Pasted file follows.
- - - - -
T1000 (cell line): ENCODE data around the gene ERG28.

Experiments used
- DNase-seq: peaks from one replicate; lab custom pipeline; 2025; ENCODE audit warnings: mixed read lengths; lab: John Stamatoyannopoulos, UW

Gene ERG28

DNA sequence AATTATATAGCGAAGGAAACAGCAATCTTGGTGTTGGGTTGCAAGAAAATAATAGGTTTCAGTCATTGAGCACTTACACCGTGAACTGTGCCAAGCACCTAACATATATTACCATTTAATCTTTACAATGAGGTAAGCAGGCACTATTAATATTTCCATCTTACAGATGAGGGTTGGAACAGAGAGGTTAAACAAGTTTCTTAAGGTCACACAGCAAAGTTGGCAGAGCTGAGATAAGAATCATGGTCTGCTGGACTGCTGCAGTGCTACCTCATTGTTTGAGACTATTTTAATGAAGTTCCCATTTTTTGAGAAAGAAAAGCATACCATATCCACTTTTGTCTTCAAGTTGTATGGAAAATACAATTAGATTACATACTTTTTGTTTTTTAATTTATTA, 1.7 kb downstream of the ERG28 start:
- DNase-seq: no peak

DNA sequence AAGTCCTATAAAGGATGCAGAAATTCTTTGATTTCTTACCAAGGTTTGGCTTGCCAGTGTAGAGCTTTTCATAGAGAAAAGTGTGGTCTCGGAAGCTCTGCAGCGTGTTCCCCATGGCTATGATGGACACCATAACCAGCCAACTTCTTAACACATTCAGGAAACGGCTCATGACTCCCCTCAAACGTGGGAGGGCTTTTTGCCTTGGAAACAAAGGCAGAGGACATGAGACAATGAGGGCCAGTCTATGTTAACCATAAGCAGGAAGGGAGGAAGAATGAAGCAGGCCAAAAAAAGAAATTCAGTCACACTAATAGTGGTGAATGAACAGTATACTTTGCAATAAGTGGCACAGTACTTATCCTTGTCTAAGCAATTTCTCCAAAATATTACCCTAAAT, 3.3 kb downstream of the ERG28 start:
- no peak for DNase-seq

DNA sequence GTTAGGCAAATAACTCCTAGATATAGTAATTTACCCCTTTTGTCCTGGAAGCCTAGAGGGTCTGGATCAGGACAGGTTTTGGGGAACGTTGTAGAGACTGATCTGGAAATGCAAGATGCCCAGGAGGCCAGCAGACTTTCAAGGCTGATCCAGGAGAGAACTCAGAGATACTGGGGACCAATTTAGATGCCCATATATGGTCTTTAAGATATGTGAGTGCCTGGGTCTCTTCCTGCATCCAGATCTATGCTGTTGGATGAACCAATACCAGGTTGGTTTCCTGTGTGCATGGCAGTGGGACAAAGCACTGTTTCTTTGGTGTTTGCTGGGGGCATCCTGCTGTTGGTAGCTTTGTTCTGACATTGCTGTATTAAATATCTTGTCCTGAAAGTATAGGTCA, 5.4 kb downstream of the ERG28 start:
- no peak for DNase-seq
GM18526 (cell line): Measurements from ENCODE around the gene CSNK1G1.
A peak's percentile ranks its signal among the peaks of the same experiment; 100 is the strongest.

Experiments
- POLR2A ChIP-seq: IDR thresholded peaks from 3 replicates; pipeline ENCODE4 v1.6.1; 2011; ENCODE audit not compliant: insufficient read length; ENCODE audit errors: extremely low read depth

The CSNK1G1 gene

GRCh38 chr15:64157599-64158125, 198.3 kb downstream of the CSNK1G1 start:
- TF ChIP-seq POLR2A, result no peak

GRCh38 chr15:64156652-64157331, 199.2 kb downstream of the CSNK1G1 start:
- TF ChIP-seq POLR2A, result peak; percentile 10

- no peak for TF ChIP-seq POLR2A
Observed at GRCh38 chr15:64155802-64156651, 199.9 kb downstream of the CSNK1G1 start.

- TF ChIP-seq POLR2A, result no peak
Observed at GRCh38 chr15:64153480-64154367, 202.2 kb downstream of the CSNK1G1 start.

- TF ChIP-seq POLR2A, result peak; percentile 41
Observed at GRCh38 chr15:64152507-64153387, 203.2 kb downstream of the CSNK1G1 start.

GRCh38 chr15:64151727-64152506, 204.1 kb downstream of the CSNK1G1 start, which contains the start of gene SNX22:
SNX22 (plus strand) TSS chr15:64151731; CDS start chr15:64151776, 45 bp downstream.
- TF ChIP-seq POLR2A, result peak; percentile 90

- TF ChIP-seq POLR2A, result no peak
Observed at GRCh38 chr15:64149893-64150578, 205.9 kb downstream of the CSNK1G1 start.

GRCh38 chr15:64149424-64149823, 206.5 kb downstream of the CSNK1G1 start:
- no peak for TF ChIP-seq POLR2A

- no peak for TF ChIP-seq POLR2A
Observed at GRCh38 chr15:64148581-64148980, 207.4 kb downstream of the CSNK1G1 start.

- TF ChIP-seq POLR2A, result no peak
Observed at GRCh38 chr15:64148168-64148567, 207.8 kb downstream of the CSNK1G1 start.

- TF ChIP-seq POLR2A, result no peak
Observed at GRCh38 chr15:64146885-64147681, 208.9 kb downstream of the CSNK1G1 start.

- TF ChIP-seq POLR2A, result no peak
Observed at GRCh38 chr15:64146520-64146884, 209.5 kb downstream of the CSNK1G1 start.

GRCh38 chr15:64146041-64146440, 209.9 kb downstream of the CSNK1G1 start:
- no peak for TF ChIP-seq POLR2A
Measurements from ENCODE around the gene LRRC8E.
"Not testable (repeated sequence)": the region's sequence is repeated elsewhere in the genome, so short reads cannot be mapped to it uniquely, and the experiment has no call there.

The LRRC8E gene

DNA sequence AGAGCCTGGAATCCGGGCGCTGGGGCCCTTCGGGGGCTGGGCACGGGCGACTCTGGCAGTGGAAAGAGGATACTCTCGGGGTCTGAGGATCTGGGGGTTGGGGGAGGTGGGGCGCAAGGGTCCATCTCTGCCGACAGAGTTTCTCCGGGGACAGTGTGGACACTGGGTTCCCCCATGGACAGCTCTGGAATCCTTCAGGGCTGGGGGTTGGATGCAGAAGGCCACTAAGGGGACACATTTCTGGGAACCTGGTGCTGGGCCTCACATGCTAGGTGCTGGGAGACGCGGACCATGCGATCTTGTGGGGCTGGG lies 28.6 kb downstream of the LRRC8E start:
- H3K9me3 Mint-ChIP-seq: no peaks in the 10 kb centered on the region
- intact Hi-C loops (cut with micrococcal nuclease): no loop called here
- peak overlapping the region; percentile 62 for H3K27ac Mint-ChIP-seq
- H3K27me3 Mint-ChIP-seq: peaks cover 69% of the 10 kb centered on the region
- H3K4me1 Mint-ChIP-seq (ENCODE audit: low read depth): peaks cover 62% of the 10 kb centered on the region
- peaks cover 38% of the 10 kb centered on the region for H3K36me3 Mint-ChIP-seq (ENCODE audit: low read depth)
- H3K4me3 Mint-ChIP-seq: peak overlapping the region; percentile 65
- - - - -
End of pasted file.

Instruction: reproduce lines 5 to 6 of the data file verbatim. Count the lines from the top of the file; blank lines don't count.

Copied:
DNA sequence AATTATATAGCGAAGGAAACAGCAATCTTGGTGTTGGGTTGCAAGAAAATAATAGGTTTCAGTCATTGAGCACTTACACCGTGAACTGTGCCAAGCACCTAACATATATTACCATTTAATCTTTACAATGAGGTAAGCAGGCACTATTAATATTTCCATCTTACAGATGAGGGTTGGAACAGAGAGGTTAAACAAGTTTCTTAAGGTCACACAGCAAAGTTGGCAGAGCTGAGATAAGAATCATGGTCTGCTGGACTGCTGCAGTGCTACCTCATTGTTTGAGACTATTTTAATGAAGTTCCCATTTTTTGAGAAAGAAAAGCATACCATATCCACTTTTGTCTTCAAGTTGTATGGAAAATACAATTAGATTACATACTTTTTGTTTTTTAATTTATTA, 1.7 kb downstream of the ERG28 start:
- DNase-seq: no peak